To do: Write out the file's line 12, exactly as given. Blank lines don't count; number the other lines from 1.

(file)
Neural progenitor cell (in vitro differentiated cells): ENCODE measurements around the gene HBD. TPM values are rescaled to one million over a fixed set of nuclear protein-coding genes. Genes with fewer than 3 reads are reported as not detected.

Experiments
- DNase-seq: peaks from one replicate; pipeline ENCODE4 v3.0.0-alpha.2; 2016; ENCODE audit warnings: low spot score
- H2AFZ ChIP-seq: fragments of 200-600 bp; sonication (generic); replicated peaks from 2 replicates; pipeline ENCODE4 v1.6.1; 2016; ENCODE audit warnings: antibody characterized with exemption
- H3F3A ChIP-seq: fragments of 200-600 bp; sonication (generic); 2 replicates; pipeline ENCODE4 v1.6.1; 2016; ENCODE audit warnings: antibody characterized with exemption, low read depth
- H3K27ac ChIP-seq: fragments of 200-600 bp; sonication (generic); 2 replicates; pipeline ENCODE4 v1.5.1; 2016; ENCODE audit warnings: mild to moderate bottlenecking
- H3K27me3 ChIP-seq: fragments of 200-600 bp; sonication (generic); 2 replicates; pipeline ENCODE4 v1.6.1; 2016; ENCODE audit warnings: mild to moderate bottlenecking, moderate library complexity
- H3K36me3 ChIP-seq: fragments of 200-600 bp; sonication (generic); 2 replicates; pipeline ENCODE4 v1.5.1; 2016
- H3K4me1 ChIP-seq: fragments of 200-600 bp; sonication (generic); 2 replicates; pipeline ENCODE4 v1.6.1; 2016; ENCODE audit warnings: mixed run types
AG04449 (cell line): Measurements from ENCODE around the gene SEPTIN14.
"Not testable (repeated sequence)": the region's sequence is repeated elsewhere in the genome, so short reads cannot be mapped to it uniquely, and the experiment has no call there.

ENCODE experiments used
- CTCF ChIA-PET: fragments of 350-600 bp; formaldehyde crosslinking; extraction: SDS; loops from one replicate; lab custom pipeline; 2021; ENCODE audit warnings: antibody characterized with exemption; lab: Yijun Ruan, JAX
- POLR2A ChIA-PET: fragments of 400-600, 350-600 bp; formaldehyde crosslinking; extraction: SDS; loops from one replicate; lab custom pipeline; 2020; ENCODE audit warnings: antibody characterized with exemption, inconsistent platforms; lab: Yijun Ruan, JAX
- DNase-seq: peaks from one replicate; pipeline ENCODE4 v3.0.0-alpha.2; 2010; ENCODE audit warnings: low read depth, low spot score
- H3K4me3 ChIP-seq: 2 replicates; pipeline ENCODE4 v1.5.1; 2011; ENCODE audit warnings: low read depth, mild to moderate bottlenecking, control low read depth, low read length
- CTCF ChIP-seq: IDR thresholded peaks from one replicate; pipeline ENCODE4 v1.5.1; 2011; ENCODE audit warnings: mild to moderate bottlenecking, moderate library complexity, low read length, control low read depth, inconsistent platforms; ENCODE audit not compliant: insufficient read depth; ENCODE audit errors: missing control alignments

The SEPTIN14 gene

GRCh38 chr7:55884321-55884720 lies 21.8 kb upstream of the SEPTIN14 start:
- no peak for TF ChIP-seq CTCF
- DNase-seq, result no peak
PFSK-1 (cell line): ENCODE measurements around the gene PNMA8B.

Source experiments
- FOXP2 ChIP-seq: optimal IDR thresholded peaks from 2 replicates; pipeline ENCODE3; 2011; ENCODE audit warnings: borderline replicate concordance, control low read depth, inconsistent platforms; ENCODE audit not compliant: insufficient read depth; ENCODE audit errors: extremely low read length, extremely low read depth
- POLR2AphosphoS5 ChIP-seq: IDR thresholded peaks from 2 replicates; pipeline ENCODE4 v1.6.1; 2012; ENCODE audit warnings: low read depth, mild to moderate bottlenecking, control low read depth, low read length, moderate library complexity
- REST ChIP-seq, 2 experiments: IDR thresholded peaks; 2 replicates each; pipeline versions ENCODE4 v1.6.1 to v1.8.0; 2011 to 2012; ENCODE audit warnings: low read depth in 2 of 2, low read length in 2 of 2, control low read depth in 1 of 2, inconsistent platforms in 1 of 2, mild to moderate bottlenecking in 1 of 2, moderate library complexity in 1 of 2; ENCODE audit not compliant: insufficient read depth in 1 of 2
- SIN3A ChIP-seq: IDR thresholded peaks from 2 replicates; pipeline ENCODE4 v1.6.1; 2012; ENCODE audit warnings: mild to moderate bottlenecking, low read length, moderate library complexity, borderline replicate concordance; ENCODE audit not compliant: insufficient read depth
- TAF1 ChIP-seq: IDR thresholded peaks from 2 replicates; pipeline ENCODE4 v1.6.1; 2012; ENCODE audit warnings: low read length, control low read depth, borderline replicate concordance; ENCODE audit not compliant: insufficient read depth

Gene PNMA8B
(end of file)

ENCODE experiments used